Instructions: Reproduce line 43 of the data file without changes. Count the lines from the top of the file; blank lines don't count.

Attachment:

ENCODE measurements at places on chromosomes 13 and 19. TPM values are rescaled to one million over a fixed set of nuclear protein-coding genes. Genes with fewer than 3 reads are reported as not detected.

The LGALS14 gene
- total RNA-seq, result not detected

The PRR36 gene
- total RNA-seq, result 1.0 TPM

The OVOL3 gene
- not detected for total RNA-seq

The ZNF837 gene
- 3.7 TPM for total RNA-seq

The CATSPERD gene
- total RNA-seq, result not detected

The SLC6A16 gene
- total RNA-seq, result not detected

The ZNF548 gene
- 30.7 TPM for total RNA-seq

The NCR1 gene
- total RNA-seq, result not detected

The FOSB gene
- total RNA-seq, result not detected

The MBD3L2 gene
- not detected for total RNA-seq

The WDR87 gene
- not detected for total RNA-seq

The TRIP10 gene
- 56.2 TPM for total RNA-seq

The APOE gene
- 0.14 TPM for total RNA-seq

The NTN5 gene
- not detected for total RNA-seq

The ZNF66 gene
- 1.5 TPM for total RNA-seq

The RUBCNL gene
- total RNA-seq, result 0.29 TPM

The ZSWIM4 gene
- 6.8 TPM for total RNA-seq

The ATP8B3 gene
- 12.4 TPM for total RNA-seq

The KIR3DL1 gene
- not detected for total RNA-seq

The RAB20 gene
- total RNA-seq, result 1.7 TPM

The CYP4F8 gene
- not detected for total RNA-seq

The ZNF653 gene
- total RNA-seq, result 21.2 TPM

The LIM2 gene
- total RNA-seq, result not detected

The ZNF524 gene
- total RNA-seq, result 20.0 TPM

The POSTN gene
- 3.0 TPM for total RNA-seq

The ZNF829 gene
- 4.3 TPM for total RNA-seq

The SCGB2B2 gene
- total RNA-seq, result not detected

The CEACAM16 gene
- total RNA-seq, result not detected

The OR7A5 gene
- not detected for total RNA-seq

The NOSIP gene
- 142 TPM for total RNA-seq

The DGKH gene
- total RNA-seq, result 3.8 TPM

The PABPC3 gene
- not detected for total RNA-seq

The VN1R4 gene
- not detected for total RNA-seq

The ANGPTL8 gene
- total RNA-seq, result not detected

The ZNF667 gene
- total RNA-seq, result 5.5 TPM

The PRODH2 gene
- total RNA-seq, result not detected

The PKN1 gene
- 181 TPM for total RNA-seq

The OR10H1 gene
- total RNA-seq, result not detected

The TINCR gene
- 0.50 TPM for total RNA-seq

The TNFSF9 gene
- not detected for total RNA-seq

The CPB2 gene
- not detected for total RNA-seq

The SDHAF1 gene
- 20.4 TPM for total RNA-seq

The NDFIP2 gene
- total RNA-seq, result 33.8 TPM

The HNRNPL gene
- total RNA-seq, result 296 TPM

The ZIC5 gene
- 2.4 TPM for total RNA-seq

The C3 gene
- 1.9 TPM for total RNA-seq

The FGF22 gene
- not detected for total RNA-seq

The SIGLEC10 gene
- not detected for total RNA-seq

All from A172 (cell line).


- not detected for total RNA-seq